Michigan House votes to limit state severance deals
LANSING, Mich. (AP) - The Michigan House has voted unanimously to curb the size of severance deals for state officials unless they limit the state’s legal exposure and details are made public.
The move Tuesday comes after Gov. Gretchen Whitmer’s administration faced scrutiny over big payouts made to her former health and unemployment directors.
Under legislation sent to the Senate, state employees would be limited to 12 weeks of severance pay unless a higher payment serves the best interests of the state based on litigation risk. Lawmakers, other elected state officials and appointees could get no severance pay unless it contains legal costs.
The controversy erupted when Whitmer asked former Michigan Department of Health and Human Services Director Robert Gordon to step down in January. He later signed a separation agreement, which included a payout of $155,000 and a clause preventing him and Whitmer from discussing why he left his job.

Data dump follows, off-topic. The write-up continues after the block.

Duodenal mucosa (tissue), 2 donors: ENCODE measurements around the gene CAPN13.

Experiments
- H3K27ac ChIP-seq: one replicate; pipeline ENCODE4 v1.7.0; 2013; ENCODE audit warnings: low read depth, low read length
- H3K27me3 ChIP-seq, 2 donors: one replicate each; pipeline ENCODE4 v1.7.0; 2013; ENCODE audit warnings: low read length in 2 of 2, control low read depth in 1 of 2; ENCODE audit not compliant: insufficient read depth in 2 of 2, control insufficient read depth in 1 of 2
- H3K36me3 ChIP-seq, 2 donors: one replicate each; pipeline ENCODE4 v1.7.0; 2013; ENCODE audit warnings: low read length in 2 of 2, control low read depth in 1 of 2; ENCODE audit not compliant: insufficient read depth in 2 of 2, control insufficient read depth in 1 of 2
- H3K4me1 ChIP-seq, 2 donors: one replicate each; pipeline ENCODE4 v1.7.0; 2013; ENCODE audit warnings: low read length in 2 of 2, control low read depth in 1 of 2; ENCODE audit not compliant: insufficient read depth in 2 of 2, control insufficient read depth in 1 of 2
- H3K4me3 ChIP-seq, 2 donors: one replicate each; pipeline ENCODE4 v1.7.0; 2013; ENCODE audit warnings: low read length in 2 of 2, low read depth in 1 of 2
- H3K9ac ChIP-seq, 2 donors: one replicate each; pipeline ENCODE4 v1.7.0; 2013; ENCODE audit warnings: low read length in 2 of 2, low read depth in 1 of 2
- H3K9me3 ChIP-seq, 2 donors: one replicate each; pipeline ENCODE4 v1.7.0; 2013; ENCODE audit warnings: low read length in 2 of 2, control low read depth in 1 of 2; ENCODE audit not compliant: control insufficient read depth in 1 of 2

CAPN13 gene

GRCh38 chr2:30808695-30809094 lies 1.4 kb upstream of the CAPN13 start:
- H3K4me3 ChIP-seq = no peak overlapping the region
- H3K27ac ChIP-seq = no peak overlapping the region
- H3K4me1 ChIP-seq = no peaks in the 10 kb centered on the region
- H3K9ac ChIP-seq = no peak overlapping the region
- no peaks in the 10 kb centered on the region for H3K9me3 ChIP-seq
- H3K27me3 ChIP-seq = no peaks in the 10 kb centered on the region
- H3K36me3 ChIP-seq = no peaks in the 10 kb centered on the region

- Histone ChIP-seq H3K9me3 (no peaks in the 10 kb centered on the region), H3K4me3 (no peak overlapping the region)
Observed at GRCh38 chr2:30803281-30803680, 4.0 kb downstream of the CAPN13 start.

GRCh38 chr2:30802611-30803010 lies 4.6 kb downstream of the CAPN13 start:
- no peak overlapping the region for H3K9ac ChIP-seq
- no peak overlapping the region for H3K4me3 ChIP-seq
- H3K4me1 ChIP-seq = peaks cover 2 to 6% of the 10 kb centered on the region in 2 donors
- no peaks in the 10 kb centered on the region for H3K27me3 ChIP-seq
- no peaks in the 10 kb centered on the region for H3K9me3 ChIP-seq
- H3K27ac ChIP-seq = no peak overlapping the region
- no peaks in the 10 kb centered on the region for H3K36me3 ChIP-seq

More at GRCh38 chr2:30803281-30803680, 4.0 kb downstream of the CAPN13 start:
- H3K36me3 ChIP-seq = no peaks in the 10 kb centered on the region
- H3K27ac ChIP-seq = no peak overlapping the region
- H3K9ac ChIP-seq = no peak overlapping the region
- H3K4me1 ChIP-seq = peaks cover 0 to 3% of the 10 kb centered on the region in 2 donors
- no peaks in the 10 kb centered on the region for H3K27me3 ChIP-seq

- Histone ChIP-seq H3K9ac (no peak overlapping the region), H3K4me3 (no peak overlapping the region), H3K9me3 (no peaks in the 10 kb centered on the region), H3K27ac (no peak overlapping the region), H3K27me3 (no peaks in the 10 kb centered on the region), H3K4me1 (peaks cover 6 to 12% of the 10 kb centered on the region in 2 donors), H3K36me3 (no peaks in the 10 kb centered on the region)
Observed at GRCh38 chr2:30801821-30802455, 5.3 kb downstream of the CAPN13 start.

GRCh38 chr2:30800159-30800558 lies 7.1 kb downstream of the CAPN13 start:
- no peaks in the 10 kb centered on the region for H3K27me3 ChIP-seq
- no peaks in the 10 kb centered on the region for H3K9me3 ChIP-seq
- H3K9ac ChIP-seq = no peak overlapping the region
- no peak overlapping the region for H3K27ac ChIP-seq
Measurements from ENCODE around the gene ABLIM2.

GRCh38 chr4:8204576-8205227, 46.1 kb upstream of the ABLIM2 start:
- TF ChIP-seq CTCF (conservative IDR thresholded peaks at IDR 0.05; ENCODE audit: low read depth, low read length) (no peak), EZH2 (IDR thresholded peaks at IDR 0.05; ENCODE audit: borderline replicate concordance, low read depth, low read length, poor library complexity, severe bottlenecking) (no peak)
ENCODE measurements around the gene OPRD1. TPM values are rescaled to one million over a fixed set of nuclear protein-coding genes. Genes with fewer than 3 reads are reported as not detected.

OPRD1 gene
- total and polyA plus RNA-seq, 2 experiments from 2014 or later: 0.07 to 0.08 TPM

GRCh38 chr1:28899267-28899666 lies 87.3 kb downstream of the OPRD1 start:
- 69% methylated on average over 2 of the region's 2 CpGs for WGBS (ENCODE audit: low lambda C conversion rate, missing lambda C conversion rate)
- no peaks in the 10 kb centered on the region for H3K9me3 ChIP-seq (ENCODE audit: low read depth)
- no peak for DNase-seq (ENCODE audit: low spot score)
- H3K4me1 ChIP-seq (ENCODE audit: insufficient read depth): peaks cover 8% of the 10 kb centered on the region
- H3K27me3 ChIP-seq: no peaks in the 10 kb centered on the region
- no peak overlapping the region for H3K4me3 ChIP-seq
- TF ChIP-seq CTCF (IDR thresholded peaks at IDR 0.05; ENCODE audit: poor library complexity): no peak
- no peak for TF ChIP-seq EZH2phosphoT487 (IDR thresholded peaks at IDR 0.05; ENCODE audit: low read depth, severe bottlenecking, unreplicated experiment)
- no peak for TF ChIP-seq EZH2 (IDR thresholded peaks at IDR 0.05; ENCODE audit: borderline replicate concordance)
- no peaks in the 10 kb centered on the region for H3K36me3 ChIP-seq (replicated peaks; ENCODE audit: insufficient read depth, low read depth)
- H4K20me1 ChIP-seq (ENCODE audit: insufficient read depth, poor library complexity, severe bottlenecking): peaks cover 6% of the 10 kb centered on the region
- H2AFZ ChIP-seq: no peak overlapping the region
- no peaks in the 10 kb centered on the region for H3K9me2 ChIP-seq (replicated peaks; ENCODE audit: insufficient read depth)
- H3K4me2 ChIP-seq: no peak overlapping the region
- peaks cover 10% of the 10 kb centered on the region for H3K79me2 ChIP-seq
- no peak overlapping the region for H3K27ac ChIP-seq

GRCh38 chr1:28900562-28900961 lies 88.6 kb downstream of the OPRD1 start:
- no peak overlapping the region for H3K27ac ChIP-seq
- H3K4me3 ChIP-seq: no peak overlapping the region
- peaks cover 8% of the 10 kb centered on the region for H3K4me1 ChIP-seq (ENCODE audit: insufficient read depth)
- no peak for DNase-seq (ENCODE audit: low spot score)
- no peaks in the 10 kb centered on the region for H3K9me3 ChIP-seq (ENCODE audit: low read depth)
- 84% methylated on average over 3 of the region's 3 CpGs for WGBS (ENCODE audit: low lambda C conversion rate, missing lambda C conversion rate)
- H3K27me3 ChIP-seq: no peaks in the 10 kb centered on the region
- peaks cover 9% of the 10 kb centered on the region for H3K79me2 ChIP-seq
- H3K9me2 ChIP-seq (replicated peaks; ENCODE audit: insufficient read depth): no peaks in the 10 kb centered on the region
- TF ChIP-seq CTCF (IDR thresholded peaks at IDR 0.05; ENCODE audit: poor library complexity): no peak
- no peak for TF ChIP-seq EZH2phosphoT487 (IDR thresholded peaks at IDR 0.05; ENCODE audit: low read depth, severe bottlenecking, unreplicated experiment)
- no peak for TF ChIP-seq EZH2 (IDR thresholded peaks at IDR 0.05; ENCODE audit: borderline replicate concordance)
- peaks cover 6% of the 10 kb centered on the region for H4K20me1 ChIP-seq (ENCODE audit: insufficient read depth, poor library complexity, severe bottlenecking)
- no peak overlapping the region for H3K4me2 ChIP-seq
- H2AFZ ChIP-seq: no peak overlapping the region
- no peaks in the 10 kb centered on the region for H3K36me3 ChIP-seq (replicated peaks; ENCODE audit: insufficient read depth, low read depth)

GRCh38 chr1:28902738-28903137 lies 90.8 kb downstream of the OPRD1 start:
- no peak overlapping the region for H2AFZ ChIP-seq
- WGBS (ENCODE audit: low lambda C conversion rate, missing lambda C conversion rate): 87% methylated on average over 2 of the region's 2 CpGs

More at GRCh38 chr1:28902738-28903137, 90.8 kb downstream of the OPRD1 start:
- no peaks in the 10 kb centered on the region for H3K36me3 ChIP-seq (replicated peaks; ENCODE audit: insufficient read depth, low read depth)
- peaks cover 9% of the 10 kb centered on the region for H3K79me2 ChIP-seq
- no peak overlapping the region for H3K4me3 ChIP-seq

Whitmer and Gordon mutually agreed to waive the confidentiality clause in March and Gordon testified before the House Oversight Committee in April, where he provided more context for why he resigned.
Two other top officials in the Michigan Department of Health and Human Services also received separation agreements with cash payouts after they resigned following Gordon’s departure. Former Michigan Unemployment Insurance Agency Director Steve Gray received a payout when he left his position last fall.
Republicans who control the Legislature announced their plan to crack down on separation agreements in early March. They have derided separation agreements as “hush money deals” designed to cover up inner workings of the governor’s administration.
Whitmer announced an executive directive the following week that spells out how such agreements will be used during the remainder of her administration.
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